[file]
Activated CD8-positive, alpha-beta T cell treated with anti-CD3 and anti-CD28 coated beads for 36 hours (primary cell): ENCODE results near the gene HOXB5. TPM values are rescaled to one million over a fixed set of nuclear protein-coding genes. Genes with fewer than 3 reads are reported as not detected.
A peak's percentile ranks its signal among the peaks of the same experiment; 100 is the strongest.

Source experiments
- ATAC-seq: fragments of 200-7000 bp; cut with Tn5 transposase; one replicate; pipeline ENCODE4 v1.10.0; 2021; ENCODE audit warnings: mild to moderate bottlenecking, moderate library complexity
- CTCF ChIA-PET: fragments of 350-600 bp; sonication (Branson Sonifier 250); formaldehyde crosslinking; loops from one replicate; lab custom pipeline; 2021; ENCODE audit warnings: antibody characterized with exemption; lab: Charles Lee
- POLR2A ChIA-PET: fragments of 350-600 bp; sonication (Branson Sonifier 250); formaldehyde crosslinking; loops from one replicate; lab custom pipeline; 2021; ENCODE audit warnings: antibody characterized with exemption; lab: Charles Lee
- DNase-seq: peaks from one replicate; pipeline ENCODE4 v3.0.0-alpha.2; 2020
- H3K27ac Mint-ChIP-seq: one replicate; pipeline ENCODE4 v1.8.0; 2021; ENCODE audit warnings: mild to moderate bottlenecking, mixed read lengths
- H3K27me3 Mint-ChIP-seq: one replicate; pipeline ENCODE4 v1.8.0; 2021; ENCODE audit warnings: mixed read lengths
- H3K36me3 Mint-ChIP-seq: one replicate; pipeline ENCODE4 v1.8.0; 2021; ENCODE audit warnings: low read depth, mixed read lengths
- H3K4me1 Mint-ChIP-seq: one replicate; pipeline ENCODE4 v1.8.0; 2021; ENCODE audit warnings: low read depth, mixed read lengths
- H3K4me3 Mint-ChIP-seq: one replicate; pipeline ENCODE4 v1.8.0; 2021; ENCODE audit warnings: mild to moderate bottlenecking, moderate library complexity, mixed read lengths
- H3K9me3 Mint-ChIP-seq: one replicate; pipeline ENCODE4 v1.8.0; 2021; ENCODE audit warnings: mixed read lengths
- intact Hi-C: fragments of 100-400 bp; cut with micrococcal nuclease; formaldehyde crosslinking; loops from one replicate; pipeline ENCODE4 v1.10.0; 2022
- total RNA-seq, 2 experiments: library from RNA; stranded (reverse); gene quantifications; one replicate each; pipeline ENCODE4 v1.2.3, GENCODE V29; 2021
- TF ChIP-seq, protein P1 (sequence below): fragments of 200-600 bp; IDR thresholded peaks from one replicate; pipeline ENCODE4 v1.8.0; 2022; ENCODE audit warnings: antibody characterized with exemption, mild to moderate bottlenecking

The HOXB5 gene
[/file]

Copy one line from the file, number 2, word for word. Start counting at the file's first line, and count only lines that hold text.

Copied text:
A peak's percentile ranks its signal among the peaks of the same experiment; 100 is the strongest.